From a functionality standpoint, I wish there was a list of figures, and an index—at the very least, of the names of interviewees. I also wish source citations were provided for the quotes not from interviews, as the author quotes church fathers, pastors, and others, giving only inexact references like “a professor quoted on a British Library blog” (317), or “Athanasius said . . .”; interviewees also make statements that I wish I could more easily follow up on, like “Emil Brunner, the Swiss theologian, said that if there was a virgin birth, it was a secondary miracle compared to the primary miracle of the birth of the Son of God” (484).

Roundup: Obits; breast cancer saint; exhibitions; gospel jam

ARTIST DEATHS:

This August saw the homegoing of two beloved Christian art-makers.

> “Making meaning out of suffering and loss is one of poetry’s most fundamental aims,” wrote poet Anya Silver, who passed away from inflammatory breast cancer on August 6 at age forty-nine. Since her diagnosis in 2004, she published four volumes of poetry that wrap up faith with deep, honest questioning of God. Many of her poems contain imagery related to cancer and its treatment and describe with unswerving candor what it’s like to live under the threat of imminent death. When she received a Guggenheim Fellowship this year, the foundation described her work as “engag[ing] with the trauma of chronic and terminal illness, and with religious faith and mystery, storytelling, memory, and the risks and rewards of being human.” One of her best-known poems is “Psalm 137 for Noah,” written for her only child, whom she gave birth to during her illness.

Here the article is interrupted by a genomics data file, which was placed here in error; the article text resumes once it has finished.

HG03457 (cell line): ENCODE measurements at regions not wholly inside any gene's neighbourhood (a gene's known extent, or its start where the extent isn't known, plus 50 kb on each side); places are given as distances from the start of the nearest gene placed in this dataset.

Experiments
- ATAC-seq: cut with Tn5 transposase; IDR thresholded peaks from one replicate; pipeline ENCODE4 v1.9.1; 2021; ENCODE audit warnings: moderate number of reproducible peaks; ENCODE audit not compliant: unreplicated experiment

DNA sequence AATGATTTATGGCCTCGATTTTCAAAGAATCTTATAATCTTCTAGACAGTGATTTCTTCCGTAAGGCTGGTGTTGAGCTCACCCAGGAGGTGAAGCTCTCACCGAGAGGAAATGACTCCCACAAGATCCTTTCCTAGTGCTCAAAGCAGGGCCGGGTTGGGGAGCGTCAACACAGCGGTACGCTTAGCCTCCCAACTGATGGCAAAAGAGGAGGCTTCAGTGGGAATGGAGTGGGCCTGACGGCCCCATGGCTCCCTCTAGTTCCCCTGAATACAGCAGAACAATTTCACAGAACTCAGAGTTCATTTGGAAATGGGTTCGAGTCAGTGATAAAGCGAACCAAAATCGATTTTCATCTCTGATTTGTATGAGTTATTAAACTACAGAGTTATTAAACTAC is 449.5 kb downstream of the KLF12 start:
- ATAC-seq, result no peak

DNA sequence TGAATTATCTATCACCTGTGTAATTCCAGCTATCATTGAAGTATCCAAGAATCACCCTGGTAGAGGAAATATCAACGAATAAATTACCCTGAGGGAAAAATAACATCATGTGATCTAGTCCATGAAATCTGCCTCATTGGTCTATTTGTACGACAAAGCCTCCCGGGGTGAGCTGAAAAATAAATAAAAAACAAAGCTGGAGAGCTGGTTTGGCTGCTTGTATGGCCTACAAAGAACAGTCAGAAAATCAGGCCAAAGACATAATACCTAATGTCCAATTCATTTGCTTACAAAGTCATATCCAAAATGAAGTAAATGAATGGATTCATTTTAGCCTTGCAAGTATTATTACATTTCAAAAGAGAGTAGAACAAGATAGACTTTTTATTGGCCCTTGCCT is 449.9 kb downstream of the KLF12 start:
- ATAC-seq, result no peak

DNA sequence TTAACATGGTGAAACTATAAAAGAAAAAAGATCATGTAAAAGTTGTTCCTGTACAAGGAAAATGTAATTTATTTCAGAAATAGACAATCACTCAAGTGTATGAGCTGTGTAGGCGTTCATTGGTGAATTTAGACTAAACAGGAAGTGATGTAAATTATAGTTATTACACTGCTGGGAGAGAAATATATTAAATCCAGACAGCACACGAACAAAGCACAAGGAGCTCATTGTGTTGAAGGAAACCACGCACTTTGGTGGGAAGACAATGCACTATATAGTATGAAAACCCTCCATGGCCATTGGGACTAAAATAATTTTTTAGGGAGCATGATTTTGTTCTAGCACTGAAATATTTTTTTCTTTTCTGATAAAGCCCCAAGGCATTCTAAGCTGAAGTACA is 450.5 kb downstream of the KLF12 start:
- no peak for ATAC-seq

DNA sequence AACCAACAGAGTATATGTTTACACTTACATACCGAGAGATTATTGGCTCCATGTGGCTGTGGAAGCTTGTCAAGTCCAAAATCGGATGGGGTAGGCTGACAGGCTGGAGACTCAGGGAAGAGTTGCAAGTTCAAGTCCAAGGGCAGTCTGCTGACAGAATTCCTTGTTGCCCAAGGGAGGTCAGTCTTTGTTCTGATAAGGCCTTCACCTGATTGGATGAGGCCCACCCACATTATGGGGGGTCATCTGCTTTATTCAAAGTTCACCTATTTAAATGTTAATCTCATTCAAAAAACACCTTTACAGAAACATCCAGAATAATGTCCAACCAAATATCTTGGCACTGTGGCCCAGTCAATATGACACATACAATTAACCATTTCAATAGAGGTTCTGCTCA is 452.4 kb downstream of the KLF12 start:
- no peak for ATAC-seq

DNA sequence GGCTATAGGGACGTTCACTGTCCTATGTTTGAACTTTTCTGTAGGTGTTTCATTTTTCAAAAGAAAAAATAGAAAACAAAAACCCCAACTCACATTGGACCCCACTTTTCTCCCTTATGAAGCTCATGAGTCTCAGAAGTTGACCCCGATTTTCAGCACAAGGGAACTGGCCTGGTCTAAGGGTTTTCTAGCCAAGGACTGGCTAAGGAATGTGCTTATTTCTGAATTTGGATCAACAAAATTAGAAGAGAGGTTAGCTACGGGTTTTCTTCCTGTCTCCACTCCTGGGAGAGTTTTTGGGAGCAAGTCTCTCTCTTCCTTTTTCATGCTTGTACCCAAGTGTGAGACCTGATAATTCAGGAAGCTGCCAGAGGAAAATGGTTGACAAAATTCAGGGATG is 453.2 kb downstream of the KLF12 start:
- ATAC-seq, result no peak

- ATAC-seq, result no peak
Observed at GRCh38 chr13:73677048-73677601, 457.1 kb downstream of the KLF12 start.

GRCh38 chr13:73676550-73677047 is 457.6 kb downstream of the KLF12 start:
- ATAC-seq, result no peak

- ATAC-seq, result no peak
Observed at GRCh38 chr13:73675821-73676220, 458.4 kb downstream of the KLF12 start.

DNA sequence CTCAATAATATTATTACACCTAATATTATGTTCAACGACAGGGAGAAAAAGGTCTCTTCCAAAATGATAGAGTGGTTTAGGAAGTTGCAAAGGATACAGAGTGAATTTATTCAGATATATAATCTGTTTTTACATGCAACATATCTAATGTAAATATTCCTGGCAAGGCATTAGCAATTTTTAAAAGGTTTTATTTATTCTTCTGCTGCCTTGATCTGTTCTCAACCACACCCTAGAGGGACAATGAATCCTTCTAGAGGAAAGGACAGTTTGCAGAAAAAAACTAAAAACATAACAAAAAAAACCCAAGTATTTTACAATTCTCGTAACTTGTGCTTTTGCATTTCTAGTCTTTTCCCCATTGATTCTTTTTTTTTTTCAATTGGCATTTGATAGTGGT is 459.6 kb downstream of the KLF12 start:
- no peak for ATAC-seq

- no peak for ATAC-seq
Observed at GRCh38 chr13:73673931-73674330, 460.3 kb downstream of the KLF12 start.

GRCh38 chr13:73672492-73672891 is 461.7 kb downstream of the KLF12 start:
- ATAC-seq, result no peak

“I have a tremendous amount of joy in my life, and my joy exists with pain,” Silver said in an interview with Georgia Public Radio in January. “I don’t see those two things as completely separate. All of life is woven together, and separating the strands is impossible.” Read her obituary in the New York Times, and a sweet tribute by Elizabeth Palmer in the Christian Century.